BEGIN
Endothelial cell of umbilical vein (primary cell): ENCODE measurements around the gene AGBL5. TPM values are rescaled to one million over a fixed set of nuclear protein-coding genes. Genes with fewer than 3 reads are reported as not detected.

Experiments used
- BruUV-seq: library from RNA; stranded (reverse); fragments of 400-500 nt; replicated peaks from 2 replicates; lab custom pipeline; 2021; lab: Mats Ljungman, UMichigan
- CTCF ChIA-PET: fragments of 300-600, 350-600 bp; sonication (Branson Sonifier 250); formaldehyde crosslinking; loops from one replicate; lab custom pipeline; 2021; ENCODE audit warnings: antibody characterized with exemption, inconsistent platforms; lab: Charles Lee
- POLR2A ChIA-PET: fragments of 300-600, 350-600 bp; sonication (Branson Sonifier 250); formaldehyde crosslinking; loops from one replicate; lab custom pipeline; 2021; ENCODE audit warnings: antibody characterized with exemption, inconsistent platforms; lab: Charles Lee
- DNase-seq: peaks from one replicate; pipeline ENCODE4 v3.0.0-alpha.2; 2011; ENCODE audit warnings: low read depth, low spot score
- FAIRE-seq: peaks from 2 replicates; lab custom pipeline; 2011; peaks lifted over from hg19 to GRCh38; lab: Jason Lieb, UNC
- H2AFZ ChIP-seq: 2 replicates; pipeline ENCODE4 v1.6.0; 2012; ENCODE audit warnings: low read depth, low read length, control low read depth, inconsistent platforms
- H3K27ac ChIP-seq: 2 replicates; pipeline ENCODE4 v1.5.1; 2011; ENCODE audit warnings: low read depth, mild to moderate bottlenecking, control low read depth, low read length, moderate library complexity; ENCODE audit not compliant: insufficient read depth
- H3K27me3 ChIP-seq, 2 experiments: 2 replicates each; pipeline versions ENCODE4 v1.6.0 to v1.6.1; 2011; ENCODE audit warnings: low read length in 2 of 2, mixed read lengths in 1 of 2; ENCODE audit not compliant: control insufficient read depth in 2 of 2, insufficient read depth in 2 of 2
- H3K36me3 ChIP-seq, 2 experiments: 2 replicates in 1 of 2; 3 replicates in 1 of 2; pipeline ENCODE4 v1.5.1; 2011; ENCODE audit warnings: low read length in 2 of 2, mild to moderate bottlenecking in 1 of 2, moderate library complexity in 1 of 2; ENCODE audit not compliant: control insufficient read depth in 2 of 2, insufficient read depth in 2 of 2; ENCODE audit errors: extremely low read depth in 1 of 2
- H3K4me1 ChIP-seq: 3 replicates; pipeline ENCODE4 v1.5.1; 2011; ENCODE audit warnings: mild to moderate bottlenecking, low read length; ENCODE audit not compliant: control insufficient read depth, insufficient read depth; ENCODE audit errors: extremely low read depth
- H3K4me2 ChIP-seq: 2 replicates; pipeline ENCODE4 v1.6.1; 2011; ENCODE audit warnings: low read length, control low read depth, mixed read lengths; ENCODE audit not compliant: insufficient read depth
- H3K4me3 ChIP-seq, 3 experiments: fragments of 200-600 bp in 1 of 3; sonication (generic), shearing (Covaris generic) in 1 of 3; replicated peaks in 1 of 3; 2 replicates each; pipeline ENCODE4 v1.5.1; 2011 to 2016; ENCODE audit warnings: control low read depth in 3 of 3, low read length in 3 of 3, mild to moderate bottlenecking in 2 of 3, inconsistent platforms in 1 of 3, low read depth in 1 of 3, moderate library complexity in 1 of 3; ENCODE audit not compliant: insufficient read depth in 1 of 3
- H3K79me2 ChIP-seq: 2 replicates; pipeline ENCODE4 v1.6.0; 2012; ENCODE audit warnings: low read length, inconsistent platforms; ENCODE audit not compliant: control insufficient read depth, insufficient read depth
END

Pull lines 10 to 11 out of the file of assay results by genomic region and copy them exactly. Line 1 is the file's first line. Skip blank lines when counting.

- H3K27me3 ChIP-seq, 2 experiments: 2 replicates each; pipeline versions ENCODE4 v1.6.0 to v1.6.1; 2011; ENCODE audit warnings: low read length in 2 of 2, mixed read lengths in 1 of 2; ENCODE audit not compliant: control insufficient read depth in 2 of 2, insufficient read depth in 2 of 2
- H3K36me3 ChIP-seq, 2 experiments: 2 replicates in 1 of 2; 3 replicates in 1 of 2; pipeline ENCODE4 v1.5.1; 2011; ENCODE audit warnings: low read length in 2 of 2, mild to moderate bottlenecking in 1 of 2, moderate library complexity in 1 of 2; ENCODE audit not compliant: control insufficient read depth in 2 of 2, insufficient read depth in 2 of 2; ENCODE audit errors: extremely low read depth in 1 of 2